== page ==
The kiliwa language ( k’olew , also called kiliwi or quiligua [ 1 ] ) is one of the languages spoken in Mexico , specifically by the kiliwa people
The Kiliwa language was widely studied by Mauricio J. Mixco, who published texts in Kiliwa, as well as a dictionary and syntax studies.
Still in the mid-1900s, Mixco reported that members of the native community universally spoke Kiliwa as their first language, with many Kiliwas also bilingual in Paipai. At the beginning of the 21st century, Kiliwa is still spoken; a 2000 census reported 52 speakers. However, language is considered to be in danger of extinction.
Kiliwa is a language of the Yuman Family Language Summit, held annually since 2001. [ 2 ]
Kiliwa is the southernmost representative of the Yuman family, and that one is more distinct from the other languages, which constitute the Yuman Nucleus. Kiliwa’s neighbors to the south, Cochimí spoke a language or a family of languages that was probably closely related, but not within the Yuman family. Consequently, the Kiliwa find themselves in the historic “center of gravity” for the differentiation between Yuman and Cochimí and within the Yuman.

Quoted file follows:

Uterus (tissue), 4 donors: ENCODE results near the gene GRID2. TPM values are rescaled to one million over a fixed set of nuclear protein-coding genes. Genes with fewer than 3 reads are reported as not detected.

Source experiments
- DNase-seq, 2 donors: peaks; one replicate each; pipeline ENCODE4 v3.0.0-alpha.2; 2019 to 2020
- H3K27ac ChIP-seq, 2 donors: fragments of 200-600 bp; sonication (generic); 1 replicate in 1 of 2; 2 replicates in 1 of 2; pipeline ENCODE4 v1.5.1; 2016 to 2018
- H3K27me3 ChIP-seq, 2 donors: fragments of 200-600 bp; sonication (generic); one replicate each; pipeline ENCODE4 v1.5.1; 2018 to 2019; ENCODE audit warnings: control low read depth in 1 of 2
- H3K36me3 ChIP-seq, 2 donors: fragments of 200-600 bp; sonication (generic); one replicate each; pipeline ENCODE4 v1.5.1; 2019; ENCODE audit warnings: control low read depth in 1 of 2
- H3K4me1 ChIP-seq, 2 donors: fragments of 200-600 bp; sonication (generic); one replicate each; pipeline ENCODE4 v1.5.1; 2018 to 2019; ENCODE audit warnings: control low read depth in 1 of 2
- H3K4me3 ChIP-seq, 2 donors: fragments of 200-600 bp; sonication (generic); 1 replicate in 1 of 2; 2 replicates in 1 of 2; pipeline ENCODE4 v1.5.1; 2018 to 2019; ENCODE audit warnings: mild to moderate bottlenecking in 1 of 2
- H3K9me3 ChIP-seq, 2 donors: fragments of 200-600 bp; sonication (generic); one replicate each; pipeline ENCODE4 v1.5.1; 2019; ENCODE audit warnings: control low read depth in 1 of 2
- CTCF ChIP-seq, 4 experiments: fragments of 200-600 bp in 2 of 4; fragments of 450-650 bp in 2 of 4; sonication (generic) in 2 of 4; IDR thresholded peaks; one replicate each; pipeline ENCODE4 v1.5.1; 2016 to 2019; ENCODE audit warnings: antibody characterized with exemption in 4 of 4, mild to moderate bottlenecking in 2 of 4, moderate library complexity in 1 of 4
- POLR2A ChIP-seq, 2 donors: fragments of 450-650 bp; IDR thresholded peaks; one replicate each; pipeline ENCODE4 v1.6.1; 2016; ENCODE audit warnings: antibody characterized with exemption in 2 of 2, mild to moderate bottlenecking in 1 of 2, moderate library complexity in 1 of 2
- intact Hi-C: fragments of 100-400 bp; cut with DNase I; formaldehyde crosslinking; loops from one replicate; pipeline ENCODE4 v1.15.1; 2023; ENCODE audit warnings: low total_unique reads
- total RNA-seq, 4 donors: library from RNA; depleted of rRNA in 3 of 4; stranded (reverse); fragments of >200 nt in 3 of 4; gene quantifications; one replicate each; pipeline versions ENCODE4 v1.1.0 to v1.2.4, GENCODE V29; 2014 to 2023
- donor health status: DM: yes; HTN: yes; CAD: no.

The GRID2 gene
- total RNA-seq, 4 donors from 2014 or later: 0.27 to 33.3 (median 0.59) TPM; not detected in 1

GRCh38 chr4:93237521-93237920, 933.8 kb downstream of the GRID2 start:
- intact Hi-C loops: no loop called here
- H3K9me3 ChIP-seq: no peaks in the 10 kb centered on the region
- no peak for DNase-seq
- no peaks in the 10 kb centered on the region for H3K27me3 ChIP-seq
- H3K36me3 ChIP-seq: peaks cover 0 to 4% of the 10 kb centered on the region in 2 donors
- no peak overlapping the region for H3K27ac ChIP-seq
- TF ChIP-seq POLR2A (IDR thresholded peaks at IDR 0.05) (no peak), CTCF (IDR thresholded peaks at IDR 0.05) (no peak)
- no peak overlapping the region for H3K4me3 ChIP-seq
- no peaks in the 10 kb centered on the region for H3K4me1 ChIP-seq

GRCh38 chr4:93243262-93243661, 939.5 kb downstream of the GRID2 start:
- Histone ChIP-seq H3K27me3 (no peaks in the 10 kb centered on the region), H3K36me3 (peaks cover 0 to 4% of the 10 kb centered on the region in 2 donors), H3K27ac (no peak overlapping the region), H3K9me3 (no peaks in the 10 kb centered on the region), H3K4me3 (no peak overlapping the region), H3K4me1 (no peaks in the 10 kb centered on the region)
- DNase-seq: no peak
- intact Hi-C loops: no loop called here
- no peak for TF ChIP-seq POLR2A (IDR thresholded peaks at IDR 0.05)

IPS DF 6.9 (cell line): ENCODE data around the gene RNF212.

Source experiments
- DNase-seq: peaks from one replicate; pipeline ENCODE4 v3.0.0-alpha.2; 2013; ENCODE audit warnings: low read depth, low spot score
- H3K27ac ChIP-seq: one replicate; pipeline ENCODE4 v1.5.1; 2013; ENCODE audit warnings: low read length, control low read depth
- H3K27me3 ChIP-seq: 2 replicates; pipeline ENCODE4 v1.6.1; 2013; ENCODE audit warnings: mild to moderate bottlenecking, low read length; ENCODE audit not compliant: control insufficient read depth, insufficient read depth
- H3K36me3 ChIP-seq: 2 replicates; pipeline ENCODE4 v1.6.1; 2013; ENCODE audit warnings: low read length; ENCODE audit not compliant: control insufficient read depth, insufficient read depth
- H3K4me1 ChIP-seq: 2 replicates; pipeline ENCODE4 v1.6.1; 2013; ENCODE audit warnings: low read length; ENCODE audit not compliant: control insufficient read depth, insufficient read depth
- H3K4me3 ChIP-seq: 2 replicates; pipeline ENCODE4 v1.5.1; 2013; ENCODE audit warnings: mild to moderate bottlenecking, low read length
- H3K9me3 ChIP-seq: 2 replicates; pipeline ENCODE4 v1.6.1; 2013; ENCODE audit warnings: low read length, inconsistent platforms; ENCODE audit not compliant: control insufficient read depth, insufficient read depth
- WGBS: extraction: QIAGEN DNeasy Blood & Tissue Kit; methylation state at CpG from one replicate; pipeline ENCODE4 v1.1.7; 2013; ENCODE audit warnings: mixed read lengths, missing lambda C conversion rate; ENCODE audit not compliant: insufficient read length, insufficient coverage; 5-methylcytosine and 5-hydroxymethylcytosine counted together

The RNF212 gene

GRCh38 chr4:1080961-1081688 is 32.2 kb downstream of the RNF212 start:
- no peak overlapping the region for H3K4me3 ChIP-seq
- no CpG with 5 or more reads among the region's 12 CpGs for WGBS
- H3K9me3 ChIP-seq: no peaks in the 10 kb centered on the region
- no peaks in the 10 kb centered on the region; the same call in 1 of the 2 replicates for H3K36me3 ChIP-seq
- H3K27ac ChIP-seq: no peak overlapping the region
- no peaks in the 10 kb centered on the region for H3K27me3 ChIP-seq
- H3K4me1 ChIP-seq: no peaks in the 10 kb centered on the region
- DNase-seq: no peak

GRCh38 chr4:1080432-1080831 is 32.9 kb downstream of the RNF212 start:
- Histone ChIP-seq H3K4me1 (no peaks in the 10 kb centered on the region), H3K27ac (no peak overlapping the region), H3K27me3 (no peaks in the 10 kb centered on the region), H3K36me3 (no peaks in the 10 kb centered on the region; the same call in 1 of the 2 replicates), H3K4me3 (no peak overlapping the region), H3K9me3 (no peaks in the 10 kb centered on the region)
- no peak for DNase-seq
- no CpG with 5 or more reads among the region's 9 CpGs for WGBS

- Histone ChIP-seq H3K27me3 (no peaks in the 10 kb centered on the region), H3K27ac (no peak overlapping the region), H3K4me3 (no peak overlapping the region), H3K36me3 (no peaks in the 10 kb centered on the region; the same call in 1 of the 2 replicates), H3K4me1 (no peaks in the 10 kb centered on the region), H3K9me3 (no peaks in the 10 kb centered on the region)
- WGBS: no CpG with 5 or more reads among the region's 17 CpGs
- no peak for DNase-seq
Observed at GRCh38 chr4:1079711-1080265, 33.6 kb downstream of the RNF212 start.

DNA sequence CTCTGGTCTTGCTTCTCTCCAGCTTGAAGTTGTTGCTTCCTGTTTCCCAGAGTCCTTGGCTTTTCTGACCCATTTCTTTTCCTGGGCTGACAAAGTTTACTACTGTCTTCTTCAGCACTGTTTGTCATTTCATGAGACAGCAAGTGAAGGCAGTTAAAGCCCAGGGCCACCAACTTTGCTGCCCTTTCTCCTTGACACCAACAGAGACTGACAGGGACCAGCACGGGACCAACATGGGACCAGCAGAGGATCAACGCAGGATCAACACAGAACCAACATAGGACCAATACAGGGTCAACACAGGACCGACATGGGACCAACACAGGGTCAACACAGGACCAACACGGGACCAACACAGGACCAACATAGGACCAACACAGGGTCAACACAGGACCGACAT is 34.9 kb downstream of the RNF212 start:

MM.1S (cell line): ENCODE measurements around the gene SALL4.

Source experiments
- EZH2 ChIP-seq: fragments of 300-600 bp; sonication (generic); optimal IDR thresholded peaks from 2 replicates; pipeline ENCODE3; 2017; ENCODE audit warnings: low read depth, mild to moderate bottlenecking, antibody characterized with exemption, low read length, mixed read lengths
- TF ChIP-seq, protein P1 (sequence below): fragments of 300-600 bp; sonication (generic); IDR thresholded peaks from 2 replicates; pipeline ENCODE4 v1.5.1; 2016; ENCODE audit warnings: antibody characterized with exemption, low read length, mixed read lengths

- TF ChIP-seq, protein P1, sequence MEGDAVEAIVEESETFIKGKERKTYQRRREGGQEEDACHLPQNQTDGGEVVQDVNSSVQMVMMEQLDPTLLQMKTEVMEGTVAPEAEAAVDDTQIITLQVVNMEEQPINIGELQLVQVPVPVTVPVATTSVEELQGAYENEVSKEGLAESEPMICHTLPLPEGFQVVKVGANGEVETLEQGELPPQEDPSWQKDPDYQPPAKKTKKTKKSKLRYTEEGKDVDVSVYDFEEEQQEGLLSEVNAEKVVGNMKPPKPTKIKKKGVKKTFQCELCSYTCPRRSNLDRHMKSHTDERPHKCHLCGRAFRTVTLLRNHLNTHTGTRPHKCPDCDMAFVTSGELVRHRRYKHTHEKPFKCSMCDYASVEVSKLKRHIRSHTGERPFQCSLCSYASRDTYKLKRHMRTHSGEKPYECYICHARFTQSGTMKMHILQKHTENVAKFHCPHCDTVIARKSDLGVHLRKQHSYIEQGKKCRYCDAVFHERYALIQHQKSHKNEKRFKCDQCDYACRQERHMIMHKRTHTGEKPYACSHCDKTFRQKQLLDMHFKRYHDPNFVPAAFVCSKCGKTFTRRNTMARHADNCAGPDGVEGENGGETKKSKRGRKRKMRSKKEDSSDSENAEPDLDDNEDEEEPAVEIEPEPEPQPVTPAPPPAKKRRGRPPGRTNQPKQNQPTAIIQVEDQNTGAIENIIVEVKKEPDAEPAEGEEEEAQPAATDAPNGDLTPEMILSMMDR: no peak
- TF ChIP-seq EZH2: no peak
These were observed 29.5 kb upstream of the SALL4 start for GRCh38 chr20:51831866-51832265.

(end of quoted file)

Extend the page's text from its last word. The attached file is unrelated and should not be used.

Historians of the previous linguistic situation do not agree whether Kiliwa’s linguistic ancestors are more likely to have migrated north to the Baja California peninsula, separately from the ancestors of the Cochimí and Central Yumans, or if they differed from these groups. The controversial technique of gloto-chronology suggests that Kiliwa’s separation from the Yuman Nucleus may have occurred some 2,000 to 3,000 years ago.
Morphology in the Kiliwa language consists of many affixes and clitics. More of these are present in verbs than in nouns. These affixes are usually untouched and added to a modified root.
Kiliwa is a verb-final language that generally follows the subject-object-verb order. Dependent object clause must be found before the verb, while relative or adjective clauses appear to the right of the noun that they modify
The following Kiliwa toponyms are from the map made by Mixco (2000: 70).
- xaʔ kwpan – Agua Caliente
- xpiʔ kwnaan – San Isidro
- mxwaa – Los Coches
- pnyil – Santo Domingo
- kwʔiy yuwuʔ – San Quintin
- xwiym xaʔ – San Felipe
- ʔipaʔ cʔaa – Tijuana
- xwa nymat – Mexicali
- xaʔtay hwatuʔ – Ensenada
- yuwl ʔmat – Santa Catarina
- kwʔiy yaquʔ – Salinas
- xyil – Cañón de la Esperanza
- xyaaw – Paso San Matias Pass
- kwmsalp – Colnett Point
- ʔmuw wiiy – Cerro Borrego
- nyaay wiiy – a peak in the south of Cerr Cerro Borrego
- muw waʔ wiiy – Cerro Salvatierra
- ʔqhaay spkwin – a peak in the south of Cerro Salvatierra
- mt waay walu wiiy – Picacho de Diablo
- ʔxaal haq – Sierra de San Pedro Martir
- kwnyiil wiiy – Cerro Colorado, Tijuana
Bodies of Water
- xaʔ tay – Pacific Ocean
- cwilu tay – Arroyo Grande
- Pcmat pcux – Riacho San Jose
- mswan – Riacho San Telmo
- xmir – Rio San Rafael
- xaʔ hyil – Colorado River
i, u, ii, uu
(1) High, (2) Descending, (3) Low
The Paipai language uses the Latin alphabet without the letters F, V, Z; Uses the forms Ch, Ñ and the apostrophe